'Four More Years' to Study Grand Canyon | Aero-News Network
Aero-News Network
RSS icon RSS feed
podcast icon MP3 podcast
Subscribe Aero-News e-mail Newsletter Subscribe

Airborne Unlimited -- Recent Daily Episodes

Episode Date

Monday

Tuesday

Wednesday

Thursday

Friday

Airborne On ANN

Holiday

Airborne 05.31.16

Airborne 06.01.16

Airborne 05.26.16

Airborne 05.27.16

Airborne Hi-Def On YouTube

Holiday

Airborne 05.31.16

Airborne 06.01.16

Airborne 05.26.16

Airborne 05.27.16

AEA2016 LIVE Aero-TV: 04/27-0830ET, 04/28-1400ET, 04/29-1100ET

Sun 'n Fun 2016 Innovation Preview on Vimeo!

Sun 'n Fun 2016 Innovation Preview on YouTube!

Fri, Mar 07, 2003

'Four More Years' to Study Grand Canyon

It Took A Long Time to Make the Canyon, Too.

It took a long time to make the Grand Canyon, with the Colorado River's gradual sloshing away of the Coconino sandstone; and it would have taken twice as long, apparently, if the FAA had been involved.

The bureaucracy needs four more years, at least, they say, to "study" the effects of aircraft noise. By that time, of course, everyone will be more-acclimatized to the regulation; and most of those pesky tour operators will be out of business.

The AOPA says the latest rule maintains "status-quo" until at least February 20, 2006, to give FAA more time to review guidance on measuring noise in the park and to determine how to address non-air tour aircraft noise. While the current rule has no direct impact on general aviation pilots, there is the potential for future modifications to the east-end and west-end routes and airspace to achieve substantial restoration of natural quiet in the park.

The AOPA notes, "An August 2002 court case ruling determined that FAA noise monitoring standards are inconsistent with those of the National Park Service (NPS). The court ruled that the FAA's explanation of excluding non-tour aircraft in its noise modeling was inadequate. As a result, the FAA must now work with the NPS to develop the necessary environmental analysis and review process to help restore "natural quiet" at the Grand Canyon.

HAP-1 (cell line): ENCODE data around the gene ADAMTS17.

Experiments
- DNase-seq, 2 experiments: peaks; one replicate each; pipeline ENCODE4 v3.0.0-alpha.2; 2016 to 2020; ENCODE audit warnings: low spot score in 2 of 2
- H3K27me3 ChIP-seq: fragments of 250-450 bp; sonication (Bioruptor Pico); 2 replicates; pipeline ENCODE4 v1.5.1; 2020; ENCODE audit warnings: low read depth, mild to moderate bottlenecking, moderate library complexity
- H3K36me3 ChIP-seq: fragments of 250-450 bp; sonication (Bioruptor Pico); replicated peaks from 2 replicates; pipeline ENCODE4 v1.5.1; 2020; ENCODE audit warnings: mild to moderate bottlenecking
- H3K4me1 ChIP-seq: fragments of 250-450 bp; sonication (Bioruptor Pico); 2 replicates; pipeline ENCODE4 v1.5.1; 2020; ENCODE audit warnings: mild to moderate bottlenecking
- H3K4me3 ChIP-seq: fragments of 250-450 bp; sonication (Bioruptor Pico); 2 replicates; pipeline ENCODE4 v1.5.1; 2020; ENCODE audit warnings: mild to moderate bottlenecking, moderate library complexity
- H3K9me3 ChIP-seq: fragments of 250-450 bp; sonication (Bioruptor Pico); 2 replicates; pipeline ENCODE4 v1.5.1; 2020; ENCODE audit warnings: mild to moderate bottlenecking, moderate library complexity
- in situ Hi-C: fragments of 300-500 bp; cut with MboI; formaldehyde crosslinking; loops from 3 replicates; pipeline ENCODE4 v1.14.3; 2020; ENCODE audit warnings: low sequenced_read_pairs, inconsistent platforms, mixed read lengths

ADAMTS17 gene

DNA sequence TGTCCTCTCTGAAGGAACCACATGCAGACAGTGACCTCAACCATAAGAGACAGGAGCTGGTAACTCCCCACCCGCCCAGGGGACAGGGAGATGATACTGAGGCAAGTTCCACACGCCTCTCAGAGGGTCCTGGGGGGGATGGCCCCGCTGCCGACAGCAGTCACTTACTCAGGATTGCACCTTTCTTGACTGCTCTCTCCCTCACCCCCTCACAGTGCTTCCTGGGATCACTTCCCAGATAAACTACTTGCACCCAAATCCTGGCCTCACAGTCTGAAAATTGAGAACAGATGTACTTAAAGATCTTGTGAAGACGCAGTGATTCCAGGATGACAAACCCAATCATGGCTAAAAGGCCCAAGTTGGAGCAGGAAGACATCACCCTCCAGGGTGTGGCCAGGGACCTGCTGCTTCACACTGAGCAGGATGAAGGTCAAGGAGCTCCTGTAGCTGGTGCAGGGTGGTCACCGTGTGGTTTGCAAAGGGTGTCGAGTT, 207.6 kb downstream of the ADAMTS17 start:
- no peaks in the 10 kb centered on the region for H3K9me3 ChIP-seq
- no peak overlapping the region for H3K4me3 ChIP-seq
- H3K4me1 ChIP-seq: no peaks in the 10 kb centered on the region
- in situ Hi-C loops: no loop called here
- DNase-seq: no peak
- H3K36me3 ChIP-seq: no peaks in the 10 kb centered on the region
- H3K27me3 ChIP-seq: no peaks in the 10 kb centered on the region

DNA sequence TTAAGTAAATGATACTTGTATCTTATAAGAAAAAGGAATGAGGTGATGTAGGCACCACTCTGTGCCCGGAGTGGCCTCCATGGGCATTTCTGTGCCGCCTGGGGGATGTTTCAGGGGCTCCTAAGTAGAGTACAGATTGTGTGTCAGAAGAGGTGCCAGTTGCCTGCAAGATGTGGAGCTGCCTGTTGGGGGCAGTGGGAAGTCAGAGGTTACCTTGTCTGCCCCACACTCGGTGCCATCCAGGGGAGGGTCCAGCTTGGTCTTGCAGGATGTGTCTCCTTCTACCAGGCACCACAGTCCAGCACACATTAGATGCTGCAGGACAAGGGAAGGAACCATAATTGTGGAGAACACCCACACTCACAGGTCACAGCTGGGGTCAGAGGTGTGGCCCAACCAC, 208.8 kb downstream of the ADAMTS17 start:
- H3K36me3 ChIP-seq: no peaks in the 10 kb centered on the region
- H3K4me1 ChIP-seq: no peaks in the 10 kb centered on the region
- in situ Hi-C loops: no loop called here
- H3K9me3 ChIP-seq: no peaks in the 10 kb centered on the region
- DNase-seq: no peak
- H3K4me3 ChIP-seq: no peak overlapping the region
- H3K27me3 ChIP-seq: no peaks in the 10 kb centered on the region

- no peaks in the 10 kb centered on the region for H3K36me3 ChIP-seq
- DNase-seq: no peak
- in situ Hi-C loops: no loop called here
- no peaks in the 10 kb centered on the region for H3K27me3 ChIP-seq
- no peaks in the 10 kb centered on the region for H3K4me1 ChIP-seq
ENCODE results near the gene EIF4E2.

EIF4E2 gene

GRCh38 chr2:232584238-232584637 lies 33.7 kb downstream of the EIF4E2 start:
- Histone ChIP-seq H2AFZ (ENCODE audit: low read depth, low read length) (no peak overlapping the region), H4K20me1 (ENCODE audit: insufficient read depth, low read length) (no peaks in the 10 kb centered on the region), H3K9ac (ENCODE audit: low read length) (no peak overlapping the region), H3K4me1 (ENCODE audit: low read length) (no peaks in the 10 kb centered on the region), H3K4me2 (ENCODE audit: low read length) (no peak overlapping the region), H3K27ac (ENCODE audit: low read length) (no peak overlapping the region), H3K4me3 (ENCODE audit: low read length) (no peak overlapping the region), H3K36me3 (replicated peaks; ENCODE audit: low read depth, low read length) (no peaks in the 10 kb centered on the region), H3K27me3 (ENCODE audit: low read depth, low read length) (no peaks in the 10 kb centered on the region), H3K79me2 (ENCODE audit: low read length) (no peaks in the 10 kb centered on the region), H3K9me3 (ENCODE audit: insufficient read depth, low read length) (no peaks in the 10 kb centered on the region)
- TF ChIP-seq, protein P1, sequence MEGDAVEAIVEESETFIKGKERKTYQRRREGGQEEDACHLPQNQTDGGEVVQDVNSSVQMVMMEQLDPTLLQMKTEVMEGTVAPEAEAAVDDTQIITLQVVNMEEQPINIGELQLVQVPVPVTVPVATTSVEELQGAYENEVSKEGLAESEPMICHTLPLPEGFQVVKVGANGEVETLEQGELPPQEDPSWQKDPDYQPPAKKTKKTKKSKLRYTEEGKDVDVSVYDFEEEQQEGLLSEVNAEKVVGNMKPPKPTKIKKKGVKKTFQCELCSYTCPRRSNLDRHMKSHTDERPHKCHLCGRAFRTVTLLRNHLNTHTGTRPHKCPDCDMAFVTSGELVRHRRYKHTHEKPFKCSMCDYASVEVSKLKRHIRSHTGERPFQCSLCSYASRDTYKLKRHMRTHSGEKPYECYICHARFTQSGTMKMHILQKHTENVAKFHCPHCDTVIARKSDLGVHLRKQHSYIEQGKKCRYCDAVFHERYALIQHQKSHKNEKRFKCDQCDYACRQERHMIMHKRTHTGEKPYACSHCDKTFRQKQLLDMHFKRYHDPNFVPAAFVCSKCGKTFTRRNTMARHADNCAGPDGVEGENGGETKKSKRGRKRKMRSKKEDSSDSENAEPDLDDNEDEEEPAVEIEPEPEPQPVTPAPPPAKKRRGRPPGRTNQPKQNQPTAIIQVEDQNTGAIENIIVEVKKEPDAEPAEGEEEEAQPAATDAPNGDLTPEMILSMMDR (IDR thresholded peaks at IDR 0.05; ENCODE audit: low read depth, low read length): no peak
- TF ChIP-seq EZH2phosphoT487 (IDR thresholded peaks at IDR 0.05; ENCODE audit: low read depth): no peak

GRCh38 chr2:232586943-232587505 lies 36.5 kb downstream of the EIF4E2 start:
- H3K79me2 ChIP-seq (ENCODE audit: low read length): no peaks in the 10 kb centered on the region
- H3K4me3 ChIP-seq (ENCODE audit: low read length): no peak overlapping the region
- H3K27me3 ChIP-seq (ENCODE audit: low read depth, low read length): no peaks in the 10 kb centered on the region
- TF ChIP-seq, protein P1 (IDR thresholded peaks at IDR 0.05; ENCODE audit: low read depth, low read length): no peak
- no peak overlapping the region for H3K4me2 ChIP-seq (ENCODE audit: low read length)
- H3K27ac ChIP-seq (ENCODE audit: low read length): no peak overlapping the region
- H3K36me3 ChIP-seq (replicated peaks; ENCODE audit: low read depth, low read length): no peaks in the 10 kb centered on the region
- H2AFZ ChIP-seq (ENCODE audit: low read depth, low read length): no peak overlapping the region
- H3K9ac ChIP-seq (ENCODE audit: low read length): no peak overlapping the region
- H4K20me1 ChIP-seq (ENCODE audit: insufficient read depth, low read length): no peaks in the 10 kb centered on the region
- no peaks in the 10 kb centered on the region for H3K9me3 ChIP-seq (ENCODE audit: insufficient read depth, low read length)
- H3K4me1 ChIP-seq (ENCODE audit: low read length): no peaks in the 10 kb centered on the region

"AOPA has lead the fight to preserve general aviation access to airspace over national parks and successfully objected to parts of the rule that would have imposed greater restrictions on transient GA aircraft crossing the canyon. 'AOPA continues to maintain that transient general aviation overflights do not have a negative noise impact on our national parks,' said Melissa Bailey, AOPA vice president for air traffic, regulatory and certification policy."

FMI: www.faa.gov

Advertisement

More News

Airborne 05.27.16: More MH370 Debris, Airport 4 Sale, Hurricane Hunters

Also: PWC PW307D, Icon Scandal, Memorial Day, IASO, Nat'l Warplane Museum, Gogo Cloud, Orbital ATK, Honor Flight Austin The Australia's Minister for Infrastructure and Transport, D>[...]

Bill Gordon Lost In Hudson River P-47 Ditching

Despite What Appeared To Be A Decent Ditching Effort, An Outstanding Pilot Was Lost The airshow community has suffered its second tragedy in nearly as many weeks. Long-time warbird>[...]

TrainingPort.net Partners With AeroEx To Offer Online Training For NCC Operators

European Business Aircraft Operators Must Comply With New EASA Air Operations Covering Non-Commercial Flights By August 2016 TrainingPort.net has announced that it is partnering wi>[...]

Hawk Lead-In Fighter Fleet Reaches 100,000 Flying Hours

Aircraft Entered Service In 2001 The Australian Hawk 127 Lead-In fighter fleet has achieved 100,000 flying hours since entering service in 2001.>[...]

Frasca Flight Simulator To Be Used In Georgia Tech Research Study

Mentor AATD Will Be Configured To Simulate A Cessna 172 The Georgia Institute of Technology, (also known as Georgia Tech) Atlanta, has contracted with Frasca International, Inc. to>[...]

blog comments powered by Disqus



Advertisement

Advertisement

Podcasts

Advertisement

© 2007 - 2016 Web Development & Design by Pauli Systems, LC